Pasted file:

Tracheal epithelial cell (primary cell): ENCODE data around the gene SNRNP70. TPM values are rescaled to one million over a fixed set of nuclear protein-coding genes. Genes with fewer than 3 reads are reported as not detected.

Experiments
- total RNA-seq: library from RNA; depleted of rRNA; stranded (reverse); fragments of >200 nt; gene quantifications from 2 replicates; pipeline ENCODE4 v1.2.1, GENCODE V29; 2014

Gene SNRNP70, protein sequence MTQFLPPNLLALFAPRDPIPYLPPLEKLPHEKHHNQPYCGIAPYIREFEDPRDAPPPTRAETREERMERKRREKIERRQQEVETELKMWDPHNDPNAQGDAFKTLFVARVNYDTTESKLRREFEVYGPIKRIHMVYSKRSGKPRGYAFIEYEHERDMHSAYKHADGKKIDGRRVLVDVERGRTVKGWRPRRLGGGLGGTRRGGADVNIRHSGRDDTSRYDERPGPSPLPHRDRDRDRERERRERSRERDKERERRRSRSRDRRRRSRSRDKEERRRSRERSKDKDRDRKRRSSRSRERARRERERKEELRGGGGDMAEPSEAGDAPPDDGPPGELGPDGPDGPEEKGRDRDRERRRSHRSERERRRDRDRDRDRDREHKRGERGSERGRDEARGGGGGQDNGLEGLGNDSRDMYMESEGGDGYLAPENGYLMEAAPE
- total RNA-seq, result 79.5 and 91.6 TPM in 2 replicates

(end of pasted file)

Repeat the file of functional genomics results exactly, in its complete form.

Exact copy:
Tracheal epithelial cell (primary cell): ENCODE data around the gene SNRNP70. TPM values are rescaled to one million over a fixed set of nuclear protein-coding genes. Genes with fewer than 3 reads are reported as not detected.

Experiments
- total RNA-seq: library from RNA; depleted of rRNA; stranded (reverse); fragments of >200 nt; gene quantifications from 2 replicates; pipeline ENCODE4 v1.2.1, GENCODE V29; 2014

Gene SNRNP70, protein sequence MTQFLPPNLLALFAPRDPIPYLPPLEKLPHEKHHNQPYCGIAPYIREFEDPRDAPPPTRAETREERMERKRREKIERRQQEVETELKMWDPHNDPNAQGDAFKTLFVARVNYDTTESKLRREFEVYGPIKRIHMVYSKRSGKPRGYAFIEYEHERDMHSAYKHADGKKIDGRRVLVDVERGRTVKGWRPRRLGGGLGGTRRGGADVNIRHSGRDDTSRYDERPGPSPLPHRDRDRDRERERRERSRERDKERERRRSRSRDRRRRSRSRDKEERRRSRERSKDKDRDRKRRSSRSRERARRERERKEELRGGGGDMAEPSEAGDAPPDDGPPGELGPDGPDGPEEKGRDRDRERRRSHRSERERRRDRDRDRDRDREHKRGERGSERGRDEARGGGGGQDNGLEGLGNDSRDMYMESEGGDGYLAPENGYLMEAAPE
- total RNA-seq, result 79.5 and 91.6 TPM in 2 replicates